It's taken over 15 months, but KitKat is now powering almost 40 percent of Android devices visiting the Google Play store.
The data, which is based on smartphones and tablets accessing the Google Play store over a 7-day period ending on February 2, 2015, also shows that Google's newest mobile operating system, version 5 (codenamed Lollipop), is now installed on 1.6 percent of devices.
While this is a significant milestone for Google, it is painfully slow compared to the adoption rate for Apple's iOS 8, which broke the 50 percent in 40 days and currently stands at 69 percent.
With KitKat, along with the now aging Jelly Bean, now powering four out of every five Android devices accessing the Google Play store, the older platforms are slowly being squeezed out. However, they are still likely to remain significant well into this year, and possibly next.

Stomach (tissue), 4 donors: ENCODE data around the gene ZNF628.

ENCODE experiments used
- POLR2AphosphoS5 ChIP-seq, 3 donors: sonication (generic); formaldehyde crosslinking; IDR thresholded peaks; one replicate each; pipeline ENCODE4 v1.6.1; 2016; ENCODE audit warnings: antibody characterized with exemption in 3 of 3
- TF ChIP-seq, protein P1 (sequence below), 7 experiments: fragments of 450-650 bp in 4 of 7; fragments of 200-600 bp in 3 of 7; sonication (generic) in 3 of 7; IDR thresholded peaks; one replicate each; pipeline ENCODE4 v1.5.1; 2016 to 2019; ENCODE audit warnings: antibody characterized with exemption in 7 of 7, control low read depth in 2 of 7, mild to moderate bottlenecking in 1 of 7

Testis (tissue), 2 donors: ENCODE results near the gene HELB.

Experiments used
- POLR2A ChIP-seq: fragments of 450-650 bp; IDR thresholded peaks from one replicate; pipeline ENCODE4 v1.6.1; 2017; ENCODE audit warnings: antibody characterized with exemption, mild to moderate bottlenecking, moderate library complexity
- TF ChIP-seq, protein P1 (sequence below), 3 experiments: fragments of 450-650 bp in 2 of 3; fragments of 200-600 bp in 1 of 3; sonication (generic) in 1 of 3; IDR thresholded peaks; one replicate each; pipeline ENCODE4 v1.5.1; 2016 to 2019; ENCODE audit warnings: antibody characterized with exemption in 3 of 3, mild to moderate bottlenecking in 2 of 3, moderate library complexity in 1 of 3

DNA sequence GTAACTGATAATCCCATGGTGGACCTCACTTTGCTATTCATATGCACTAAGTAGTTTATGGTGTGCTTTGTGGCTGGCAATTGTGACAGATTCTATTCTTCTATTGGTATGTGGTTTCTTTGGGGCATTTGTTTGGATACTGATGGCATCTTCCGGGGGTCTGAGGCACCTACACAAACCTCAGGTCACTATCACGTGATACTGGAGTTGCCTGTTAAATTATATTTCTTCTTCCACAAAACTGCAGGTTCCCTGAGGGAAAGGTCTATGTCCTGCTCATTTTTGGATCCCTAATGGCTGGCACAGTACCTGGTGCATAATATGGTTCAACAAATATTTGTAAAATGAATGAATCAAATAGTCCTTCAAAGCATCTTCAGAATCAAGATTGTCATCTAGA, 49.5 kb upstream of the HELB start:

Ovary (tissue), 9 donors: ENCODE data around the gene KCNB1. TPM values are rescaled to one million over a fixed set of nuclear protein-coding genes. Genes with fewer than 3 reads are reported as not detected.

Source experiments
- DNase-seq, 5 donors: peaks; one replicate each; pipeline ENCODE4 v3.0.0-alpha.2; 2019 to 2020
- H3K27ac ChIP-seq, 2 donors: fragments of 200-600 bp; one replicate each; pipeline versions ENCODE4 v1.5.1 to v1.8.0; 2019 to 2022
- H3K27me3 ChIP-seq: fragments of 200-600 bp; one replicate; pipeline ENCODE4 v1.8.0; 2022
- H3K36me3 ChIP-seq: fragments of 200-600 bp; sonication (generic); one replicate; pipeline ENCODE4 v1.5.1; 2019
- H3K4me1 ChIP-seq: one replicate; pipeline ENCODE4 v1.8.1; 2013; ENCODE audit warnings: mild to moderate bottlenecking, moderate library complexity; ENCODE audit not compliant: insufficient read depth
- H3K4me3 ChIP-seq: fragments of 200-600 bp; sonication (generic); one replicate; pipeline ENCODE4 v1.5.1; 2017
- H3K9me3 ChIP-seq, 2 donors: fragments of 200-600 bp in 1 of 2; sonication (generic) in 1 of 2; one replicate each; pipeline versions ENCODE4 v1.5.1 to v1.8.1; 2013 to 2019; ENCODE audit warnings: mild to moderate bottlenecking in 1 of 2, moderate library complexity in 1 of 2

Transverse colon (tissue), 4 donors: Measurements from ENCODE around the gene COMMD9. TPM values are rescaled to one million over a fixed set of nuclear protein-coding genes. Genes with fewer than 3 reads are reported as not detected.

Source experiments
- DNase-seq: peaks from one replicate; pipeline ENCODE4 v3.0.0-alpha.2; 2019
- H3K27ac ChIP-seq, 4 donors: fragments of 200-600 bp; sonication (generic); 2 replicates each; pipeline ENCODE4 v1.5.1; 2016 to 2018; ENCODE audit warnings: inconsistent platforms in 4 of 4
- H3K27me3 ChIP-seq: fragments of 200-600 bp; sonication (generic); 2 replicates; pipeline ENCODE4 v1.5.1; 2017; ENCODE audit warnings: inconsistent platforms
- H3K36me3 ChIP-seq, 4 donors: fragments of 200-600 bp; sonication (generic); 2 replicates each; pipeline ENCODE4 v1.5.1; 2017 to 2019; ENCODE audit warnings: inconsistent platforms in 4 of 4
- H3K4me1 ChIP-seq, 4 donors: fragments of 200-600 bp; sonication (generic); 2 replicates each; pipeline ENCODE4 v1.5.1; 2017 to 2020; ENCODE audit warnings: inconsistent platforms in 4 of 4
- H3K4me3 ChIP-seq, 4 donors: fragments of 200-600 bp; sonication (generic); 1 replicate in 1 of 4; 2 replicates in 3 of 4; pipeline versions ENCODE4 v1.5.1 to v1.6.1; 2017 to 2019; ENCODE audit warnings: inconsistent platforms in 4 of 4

The slow pace of updates means that users stuck on older versions of Android are being left vulnerable to malware and data theft as a result of bugs in the code not being patched. It also forces app developers to support a myriad of what are essentially obsolete versions of Android while simultaneously being unable to fully take advantage of the new Android APIs in their apps.
Also, with Lollipop now beginning to make its presence felt, the importance of KitKat will now wane.